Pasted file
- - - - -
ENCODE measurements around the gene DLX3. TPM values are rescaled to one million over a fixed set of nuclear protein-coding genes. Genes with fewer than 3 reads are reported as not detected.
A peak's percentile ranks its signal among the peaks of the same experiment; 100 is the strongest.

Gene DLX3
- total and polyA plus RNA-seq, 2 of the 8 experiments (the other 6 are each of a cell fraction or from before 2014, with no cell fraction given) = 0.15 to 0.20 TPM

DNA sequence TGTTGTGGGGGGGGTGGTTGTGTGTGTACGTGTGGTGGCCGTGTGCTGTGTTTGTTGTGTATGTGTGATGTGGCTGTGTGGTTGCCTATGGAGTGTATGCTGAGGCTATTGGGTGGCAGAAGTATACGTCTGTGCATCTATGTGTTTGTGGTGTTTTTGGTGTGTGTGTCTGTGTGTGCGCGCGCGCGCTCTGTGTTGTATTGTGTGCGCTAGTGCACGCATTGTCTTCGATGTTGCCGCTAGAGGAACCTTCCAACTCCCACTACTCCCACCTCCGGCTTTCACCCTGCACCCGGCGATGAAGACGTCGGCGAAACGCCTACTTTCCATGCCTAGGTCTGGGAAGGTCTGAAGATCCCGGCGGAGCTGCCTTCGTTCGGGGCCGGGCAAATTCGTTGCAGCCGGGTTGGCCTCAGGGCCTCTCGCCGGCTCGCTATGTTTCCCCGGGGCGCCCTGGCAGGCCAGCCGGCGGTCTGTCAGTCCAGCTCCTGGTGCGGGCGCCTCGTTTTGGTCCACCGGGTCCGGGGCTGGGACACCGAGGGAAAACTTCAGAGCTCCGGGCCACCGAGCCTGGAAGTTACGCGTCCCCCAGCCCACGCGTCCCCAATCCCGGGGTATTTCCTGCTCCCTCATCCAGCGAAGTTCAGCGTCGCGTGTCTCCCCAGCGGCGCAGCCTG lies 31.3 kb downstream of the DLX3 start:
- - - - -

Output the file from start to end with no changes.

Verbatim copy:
ENCODE measurements around the gene DLX3. TPM values are rescaled to one million over a fixed set of nuclear protein-coding genes. Genes with fewer than 3 reads are reported as not detected.
A peak's percentile ranks its signal among the peaks of the same experiment; 100 is the strongest.

Gene DLX3
- total and polyA plus RNA-seq, 2 of the 8 experiments (the other 6 are each of a cell fraction or from before 2014, with no cell fraction given) = 0.15 to 0.20 TPM

DNA sequence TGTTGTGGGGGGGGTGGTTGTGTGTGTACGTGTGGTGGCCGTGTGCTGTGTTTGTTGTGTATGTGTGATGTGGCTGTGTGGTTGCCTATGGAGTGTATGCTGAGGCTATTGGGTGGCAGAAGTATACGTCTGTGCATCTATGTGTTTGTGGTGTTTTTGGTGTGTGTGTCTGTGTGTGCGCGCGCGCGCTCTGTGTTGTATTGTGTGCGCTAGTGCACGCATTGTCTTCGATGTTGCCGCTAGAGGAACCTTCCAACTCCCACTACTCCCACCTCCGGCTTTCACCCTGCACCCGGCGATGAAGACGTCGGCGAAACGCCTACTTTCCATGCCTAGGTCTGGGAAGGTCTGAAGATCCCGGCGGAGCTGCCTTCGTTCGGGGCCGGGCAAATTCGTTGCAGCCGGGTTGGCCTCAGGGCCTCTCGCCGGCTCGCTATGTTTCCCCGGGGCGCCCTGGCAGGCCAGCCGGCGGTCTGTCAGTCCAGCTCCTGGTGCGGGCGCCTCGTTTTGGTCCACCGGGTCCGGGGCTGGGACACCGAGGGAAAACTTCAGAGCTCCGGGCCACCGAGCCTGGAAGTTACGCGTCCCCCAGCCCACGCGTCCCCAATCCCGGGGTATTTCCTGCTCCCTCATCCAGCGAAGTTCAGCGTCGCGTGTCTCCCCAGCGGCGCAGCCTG lies 31.3 kb downstream of the DLX3 start: